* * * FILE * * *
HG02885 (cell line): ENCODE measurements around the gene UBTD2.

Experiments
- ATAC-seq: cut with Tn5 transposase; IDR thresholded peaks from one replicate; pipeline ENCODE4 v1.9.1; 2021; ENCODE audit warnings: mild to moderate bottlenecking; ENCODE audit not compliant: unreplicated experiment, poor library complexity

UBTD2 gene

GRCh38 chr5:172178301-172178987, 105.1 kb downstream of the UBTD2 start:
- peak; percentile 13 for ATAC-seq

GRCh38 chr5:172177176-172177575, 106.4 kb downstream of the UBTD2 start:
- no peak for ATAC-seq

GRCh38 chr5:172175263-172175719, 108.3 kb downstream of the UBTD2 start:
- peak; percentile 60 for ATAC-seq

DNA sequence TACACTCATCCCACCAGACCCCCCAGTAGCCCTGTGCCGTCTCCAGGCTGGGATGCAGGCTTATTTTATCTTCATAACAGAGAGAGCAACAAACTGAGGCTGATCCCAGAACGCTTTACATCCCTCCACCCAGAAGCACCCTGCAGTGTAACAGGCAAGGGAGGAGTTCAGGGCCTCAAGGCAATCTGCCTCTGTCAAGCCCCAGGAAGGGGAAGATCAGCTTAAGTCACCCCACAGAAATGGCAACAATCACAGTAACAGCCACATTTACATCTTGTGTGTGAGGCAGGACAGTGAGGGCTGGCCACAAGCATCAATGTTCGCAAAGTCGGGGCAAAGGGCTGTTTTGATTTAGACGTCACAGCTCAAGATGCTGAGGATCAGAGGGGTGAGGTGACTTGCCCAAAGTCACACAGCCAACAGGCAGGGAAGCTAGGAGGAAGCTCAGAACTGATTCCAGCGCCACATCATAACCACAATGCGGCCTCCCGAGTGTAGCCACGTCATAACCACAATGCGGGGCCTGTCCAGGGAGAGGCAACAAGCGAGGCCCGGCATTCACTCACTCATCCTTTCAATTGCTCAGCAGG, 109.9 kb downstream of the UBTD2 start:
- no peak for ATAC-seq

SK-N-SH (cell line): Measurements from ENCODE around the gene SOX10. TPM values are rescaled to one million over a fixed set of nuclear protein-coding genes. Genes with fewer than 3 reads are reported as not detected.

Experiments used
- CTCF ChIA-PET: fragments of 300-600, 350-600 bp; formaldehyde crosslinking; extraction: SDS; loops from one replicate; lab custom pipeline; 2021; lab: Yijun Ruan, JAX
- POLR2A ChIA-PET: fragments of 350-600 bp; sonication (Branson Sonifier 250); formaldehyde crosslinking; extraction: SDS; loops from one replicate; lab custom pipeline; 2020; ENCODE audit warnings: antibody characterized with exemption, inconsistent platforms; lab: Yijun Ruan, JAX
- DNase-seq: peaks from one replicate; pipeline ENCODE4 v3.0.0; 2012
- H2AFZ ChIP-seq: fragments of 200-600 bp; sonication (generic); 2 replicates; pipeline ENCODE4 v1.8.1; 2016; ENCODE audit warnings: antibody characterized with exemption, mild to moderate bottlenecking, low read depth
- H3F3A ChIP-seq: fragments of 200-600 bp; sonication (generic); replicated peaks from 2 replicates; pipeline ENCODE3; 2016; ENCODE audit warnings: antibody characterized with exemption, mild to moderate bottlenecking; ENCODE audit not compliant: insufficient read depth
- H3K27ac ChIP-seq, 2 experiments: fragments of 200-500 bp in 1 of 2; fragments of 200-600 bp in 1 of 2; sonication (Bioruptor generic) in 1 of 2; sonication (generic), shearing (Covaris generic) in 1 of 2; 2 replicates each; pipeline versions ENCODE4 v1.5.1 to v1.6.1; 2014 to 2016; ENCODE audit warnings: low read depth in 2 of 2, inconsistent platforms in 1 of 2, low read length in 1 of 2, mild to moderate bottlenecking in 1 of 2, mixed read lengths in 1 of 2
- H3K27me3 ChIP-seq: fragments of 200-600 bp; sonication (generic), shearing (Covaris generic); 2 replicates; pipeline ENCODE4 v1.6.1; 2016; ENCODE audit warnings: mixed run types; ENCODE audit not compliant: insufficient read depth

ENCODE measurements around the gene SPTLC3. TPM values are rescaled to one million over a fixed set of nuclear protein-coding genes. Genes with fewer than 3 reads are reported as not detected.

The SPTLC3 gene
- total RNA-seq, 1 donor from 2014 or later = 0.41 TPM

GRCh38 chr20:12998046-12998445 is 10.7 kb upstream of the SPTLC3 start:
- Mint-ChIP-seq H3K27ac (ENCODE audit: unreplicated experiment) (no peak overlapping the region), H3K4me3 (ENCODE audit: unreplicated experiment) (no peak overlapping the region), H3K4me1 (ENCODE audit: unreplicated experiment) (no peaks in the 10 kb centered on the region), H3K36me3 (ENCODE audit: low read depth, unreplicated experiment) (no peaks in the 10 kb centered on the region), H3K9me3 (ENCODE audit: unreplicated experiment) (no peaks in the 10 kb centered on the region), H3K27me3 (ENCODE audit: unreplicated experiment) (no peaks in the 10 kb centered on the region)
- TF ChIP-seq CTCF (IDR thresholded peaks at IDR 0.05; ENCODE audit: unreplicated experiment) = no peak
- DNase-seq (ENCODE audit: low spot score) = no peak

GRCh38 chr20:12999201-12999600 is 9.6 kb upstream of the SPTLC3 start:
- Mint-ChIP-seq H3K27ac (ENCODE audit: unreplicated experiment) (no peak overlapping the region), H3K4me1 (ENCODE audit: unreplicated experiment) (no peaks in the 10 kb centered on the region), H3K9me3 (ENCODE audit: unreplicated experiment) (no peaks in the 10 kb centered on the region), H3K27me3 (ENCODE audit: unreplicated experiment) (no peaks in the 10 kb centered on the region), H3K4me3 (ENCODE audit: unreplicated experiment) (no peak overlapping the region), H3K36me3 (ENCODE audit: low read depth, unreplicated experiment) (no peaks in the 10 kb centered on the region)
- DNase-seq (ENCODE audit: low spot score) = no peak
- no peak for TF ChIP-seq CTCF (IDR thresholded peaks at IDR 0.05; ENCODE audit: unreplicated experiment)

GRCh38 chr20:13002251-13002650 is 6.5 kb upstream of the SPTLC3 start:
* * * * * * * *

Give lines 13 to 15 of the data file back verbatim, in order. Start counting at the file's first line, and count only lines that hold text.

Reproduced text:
SK-N-SH (cell line): Measurements from ENCODE around the gene SOX10. TPM values are rescaled to one million over a fixed set of nuclear protein-coding genes. Genes with fewer than 3 reads are reported as not detected.

Experiments used
- CTCF ChIA-PET: fragments of 300-600, 350-600 bp; formaldehyde crosslinking; extraction: SDS; loops from one replicate; lab custom pipeline; 2021; lab: Yijun Ruan, JAX